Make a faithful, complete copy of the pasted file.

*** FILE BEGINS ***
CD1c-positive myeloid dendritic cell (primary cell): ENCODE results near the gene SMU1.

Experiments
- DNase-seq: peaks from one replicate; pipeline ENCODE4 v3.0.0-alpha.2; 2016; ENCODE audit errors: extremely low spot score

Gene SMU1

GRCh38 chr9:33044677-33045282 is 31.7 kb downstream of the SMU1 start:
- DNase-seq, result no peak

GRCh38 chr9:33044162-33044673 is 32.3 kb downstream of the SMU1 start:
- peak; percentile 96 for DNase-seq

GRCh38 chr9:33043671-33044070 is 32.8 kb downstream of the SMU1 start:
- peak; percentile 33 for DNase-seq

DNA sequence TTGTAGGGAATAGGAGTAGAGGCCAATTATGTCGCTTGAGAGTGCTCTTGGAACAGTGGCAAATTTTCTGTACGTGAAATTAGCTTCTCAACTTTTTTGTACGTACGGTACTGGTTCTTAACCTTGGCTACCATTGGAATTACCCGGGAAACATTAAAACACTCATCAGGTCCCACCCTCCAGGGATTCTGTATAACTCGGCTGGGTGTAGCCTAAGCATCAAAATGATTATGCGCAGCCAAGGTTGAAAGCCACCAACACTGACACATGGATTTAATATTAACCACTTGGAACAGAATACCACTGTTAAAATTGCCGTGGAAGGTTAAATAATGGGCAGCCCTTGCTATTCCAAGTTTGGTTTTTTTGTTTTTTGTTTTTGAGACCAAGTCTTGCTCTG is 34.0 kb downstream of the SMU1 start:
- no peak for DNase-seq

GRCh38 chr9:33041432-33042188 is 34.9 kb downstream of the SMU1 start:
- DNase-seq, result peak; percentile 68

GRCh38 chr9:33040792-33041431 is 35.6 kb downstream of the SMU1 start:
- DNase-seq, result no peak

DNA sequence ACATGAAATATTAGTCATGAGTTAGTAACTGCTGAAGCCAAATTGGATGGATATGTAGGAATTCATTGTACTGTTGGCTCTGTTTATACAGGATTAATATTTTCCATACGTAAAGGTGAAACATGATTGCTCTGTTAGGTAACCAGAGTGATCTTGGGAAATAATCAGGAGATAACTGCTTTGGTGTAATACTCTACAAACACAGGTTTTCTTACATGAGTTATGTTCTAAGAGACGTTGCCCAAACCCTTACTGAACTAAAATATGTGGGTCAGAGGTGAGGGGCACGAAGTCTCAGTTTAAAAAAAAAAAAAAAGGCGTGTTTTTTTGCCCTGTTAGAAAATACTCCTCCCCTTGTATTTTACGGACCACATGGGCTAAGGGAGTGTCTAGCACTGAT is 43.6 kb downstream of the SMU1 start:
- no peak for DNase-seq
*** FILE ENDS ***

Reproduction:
CD1c-positive myeloid dendritic cell (primary cell): ENCODE results near the gene SMU1.

Experiments
- DNase-seq: peaks from one replicate; pipeline ENCODE4 v3.0.0-alpha.2; 2016; ENCODE audit errors: extremely low spot score

Gene SMU1

GRCh38 chr9:33044677-33045282 is 31.7 kb downstream of the SMU1 start:
- DNase-seq, result no peak

GRCh38 chr9:33044162-33044673 is 32.3 kb downstream of the SMU1 start:
- peak; percentile 96 for DNase-seq

GRCh38 chr9:33043671-33044070 is 32.8 kb downstream of the SMU1 start:
- peak; percentile 33 for DNase-seq

DNA sequence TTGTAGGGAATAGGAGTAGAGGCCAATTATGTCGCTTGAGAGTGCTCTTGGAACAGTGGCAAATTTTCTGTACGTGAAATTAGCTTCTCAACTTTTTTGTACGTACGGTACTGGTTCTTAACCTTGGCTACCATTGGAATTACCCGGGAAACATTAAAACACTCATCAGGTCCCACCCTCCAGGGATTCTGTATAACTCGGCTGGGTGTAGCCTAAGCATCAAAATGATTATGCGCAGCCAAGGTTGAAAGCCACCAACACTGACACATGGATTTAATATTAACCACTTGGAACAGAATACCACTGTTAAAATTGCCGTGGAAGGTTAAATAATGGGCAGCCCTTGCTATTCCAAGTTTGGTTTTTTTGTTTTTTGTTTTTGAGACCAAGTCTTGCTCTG is 34.0 kb downstream of the SMU1 start:
- no peak for DNase-seq

GRCh38 chr9:33041432-33042188 is 34.9 kb downstream of the SMU1 start:
- DNase-seq, result peak; percentile 68

GRCh38 chr9:33040792-33041431 is 35.6 kb downstream of the SMU1 start:
- DNase-seq, result no peak

DNA sequence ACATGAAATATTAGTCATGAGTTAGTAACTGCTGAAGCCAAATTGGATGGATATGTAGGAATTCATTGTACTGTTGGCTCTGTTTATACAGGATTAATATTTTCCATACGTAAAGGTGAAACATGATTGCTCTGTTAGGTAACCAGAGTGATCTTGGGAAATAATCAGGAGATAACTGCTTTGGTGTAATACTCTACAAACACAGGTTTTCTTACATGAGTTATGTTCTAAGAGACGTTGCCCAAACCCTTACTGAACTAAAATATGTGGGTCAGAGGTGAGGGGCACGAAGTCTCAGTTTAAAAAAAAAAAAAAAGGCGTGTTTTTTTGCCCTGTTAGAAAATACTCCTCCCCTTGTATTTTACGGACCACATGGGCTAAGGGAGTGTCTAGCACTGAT is 43.6 kb downstream of the SMU1 start:
- no peak for DNase-seq